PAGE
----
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LEGO LOTRThe LEGO games have remained pretty consistent with many of their features over the years, but there have been some very noticeable changes with each production, such as the inclusion of voice actors for LEGO Batman 2, but there are several differences in this latest addition to the LEGO game roster.  Likewise, the level of frustration has grown with the differences, and I believe that the game plays way more like a traditional RPG (if you can believe that) than should be possible.  But, regardless of the frustration and annoyance that completing this—and the other LEGO games—brings about, I still had way too much fun with all of the jokes thrown in.

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Amazing Spider-Man 692Sidekicks and partnerships are a staple of superhero comics, especially during the “Golden Age,” and several well-known characters have been a part of it—the best known probably being Batman and Robin; however, one superhero above all else has never had a sidekick—even though he’s had some partnerships—mainly because he first started out as a teenager, the traditional age one is when made a sidekick.  I am sure some thought he would have ended up the sidekick of someone else, not being the mentor of another, but that’s just what happened recently to Spider-Man . . . and it utterly failed.

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Dumbing of AgeWorld of Webcomics is a series devoted to exploring the world of online comics and their target audiences, as well as their art styles, storylines, and the general enjoyment that they provide.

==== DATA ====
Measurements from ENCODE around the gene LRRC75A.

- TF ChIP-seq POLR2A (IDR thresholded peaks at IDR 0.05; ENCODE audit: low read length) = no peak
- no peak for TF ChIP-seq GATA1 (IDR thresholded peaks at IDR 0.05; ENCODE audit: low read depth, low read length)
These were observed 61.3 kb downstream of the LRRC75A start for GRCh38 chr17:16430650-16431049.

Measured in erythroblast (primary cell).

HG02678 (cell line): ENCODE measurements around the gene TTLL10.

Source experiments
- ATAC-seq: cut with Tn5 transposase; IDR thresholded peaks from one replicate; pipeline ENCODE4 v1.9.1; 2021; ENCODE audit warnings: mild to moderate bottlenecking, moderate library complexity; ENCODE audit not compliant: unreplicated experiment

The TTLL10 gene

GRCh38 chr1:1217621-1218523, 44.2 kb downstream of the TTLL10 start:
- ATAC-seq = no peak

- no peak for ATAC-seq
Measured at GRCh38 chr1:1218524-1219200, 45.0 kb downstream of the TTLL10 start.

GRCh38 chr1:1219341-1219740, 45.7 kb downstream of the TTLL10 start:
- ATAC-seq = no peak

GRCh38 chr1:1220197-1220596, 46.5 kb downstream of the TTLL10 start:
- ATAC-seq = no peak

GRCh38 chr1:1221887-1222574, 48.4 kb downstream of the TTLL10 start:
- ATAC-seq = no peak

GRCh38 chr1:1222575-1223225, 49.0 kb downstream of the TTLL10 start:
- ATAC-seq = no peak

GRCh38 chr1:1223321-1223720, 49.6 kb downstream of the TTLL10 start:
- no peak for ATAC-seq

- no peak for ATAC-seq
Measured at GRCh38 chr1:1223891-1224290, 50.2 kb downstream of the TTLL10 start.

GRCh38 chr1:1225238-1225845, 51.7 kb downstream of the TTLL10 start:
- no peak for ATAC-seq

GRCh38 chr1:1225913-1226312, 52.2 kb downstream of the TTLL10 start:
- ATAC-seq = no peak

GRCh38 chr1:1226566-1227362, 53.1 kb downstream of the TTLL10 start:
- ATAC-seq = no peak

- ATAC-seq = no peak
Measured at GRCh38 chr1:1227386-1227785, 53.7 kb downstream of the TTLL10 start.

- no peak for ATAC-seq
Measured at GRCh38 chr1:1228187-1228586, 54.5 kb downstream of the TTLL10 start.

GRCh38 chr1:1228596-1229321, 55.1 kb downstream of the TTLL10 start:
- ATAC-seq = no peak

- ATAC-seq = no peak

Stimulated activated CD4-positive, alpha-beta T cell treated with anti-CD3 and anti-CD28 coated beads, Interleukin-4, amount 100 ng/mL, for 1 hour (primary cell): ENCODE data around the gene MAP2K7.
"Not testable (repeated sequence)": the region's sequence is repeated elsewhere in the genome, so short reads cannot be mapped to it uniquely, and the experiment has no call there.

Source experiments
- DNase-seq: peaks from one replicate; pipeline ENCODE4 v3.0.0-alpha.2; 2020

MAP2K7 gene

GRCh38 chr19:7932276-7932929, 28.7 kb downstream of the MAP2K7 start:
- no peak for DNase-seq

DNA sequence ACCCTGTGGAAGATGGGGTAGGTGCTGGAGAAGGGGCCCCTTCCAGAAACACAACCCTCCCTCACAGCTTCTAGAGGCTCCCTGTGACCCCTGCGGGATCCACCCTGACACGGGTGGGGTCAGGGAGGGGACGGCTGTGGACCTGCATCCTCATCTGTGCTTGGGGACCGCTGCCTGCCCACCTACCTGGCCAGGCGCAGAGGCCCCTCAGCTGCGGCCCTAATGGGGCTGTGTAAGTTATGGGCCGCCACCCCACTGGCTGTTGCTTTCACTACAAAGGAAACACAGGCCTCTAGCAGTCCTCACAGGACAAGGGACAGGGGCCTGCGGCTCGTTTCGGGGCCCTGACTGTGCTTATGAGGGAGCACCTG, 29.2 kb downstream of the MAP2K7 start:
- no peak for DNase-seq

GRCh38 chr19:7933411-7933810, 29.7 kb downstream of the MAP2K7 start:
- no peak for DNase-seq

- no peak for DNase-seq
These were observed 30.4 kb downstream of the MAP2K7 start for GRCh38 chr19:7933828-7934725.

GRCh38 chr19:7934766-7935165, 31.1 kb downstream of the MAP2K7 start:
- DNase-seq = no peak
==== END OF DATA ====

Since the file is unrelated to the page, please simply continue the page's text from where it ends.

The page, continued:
Dumbing of Age is a lot like other webcomics I have read—it is centered around college life, there’s a “superhero” involved, there are a lot of relationship situations going on—but there is one defining difference that makes it a worthwhile read, and that is that it is an alternate reality comic of most of David Willis’ characters.  As a fan of his other webcomics—Roomies!, It’s Walky!, Joyce and Walky, Shorpacked—it is interesting, enjoyable, and sometimes a little frustrating to see his characters in a different setting; I’ve come to expect them to act a certain way, and they still do, to an extent, but there are several mannerisms and actions that are drastically different than their other portrayals.  Even so, it is still very fun to read and updates Monday-Friday at dumbingofage.com.

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Husbands S2Aside from watching DBZ Abridged and Red vs. Blue—which are both enjoyable experiences—I haven’t seen many online series, but I must admit that this one is very unusual.  I’m not saying that it is a bad series, but it is very different than anything else I’ve watched, yet similar in many ways.  Despite being on the Internet and not broadcast on a major television network, it is very much like other situational comedies, with just a lesser broadcast time and audience.  For adventurous enjoyment, check the series out at www.husbandstheseries.com.